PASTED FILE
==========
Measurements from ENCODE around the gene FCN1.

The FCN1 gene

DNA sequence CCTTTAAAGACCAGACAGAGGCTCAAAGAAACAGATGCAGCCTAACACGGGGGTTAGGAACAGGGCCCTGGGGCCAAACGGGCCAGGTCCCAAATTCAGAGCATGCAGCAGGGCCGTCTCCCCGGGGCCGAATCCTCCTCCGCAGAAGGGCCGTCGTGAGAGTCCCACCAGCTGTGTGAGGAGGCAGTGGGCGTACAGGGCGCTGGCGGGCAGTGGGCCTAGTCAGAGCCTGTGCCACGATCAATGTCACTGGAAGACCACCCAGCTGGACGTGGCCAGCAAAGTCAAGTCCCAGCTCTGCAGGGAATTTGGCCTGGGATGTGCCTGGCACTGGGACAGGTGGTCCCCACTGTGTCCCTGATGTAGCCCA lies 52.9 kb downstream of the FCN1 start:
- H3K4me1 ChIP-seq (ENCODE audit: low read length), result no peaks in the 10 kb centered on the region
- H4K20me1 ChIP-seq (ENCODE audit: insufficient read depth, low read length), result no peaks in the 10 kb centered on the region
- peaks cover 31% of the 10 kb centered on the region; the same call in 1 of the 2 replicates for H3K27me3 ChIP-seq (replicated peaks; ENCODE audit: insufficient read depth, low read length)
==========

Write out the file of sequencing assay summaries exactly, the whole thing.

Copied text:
Measurements from ENCODE around the gene FCN1.

The FCN1 gene

DNA sequence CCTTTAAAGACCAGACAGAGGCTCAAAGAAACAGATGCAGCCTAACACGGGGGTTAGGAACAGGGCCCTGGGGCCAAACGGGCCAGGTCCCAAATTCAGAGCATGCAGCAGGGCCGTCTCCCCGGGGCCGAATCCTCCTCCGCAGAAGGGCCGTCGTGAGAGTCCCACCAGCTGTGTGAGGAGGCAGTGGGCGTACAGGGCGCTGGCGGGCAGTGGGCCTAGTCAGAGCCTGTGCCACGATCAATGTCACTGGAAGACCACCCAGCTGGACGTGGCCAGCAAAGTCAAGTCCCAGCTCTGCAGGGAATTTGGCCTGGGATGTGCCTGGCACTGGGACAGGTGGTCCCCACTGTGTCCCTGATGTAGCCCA lies 52.9 kb downstream of the FCN1 start:
- H3K4me1 ChIP-seq (ENCODE audit: low read length), result no peaks in the 10 kb centered on the region
- H4K20me1 ChIP-seq (ENCODE audit: insufficient read depth, low read length), result no peaks in the 10 kb centered on the region
- peaks cover 31% of the 10 kb centered on the region; the same call in 1 of the 2 replicates for H3K27me3 ChIP-seq (replicated peaks; ENCODE audit: insufficient read depth, low read length)